Italy, United States, Germany, Switzerland
Type of incident
EMA
Number of illnesses
>25,000
Number of deaths
>1000
Year Began
1981
Year Ended
1981
Incident summary
In 1981, approximately 25,000 people were made ill and 1,000 were killed after consuming denatured rapeseed oil sold as olive oil in Spain. The denatured rapeseed oil was produced for industrial use and contained aniline, a derivative of benzene. 40 people were convicted for illegally importing and selling the oil.
Adulterated food product(s)
olive oil
Affected food product(s)
olive oil
Originated location(s)
Spain
Harm location(s)
Spain
Type of incident
EMA
Number of illnesses
0
Number of deaths
0
Year Began
1992
Year Ended
1993
Incident summary
In the United States, Investigators from the FDA's Cincinnati district received a telephone tip claiming that Rubino USA routinely blended canola oil with pomace olive oil but did not declare the blend on labels. Reportedly, Rubino USA did not adulterate oils intended for retail packaging because the American Olive Oil Association randomly tested oils bottled for retail sale. The company also did not sell adulterated oils to a major grocery chain in the Cincinnati area because the chain had a product testing program that likely would have discovered the fraud. Rubino USA only produced the illegal blends to fill immediate orders for commercial users so that no adulterated stocks would be stored at the company. The perpetrator plead guilty and was sentenced to four months in federal prison, four months of home incarceration, one year's probation, and $3,100 in fines for adulterating and misbranding olive oil. Officials found no evidence of health hazards with Rubino USA's adulterated products. The company defrauded consumers of about $280,000, according to FDA and court calculations.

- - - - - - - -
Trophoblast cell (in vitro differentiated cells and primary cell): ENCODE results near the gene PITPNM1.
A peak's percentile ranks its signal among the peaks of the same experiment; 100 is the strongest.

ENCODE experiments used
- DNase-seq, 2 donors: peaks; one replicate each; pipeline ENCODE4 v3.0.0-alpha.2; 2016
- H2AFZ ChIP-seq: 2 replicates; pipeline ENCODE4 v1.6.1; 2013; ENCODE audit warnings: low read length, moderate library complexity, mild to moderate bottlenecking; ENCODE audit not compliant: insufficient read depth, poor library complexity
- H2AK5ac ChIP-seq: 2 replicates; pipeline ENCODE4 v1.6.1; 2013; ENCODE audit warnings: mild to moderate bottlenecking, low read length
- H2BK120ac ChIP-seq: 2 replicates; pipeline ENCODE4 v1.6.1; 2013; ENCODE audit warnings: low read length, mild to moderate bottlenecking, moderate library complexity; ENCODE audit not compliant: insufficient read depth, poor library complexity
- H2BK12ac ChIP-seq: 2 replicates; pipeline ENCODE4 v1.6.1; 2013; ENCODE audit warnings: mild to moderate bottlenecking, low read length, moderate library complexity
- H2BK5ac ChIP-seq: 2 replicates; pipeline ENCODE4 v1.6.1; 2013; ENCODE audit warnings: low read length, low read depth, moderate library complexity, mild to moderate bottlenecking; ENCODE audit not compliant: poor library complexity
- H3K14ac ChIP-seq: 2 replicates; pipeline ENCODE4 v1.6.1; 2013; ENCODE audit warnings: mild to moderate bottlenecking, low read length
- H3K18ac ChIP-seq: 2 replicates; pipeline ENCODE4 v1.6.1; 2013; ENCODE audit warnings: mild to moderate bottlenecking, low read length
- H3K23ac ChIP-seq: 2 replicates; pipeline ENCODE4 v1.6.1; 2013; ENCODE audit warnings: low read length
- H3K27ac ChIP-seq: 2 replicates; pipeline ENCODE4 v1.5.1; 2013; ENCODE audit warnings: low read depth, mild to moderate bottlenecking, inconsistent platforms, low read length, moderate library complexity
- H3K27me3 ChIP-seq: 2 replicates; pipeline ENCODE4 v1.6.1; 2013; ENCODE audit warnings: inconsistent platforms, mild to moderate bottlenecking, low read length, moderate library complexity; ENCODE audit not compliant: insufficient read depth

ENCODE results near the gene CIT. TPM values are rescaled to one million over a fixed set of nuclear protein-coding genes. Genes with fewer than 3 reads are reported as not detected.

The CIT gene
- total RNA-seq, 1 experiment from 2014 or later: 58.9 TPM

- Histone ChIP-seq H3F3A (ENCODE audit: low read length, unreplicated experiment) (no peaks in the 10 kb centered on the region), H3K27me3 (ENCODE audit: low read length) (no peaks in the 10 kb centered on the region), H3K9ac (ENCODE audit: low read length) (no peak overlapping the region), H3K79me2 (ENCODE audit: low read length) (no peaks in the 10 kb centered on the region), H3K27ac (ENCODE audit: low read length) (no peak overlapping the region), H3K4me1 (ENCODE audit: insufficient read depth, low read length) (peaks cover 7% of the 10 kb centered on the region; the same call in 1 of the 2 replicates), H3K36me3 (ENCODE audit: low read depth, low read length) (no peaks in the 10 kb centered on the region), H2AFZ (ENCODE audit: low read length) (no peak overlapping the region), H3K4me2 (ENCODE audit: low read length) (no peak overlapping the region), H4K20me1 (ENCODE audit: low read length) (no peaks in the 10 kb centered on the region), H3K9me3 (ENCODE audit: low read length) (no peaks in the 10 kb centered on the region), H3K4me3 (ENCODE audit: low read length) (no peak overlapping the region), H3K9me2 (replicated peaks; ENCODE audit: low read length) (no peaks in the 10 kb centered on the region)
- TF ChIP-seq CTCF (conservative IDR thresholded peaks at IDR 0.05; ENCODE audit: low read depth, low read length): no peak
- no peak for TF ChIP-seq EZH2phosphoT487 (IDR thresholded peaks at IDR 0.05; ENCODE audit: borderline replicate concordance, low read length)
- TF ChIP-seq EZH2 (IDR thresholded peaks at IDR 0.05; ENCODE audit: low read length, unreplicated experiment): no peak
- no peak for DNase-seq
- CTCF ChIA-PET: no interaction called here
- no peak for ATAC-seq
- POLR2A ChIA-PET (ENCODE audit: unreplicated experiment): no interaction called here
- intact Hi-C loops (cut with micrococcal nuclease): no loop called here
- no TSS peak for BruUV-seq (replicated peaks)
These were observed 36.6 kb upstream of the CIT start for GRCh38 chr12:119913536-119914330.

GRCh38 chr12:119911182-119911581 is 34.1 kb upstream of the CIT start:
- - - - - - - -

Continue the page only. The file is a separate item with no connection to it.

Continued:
Adulterated food product(s)
olive oil
Affected food product(s)
olive oil
Originated location(s)
United States
Harm location(s)
United States
Type of incident
EMA
Number of illnesses
0
Number of deaths
0
Year Began
1991
Year Ended
1993
Incident summary
In Italy, the official identification documents of several tankers filled with Turkish hazelnut and Argentinian sunflower oil were edited to read Greek olive oil and delivered to the Riolio refinery owned by Domenico Ribatti. Ribatti’s adulterated oil had gone to some of the largest producers of Italian olive oil including Nestle, Unilever, Bertolli, and Oleifici Fasanesi. These companies sold the adulterated oil to consumers as genuine olive oil. The economical advantages included direct profits and about twelve million dollars in E.U. subsidies intended to support the olive oil industry. The companies that used Riolio's oil claimed that they had been deceived by Ribatti, and prosecutors were unable to prove complicity on their part. Despite numerous bribes that Ribatti had given to officials, the adulteration was uncovered due to investigation by the Guardia di Finanza.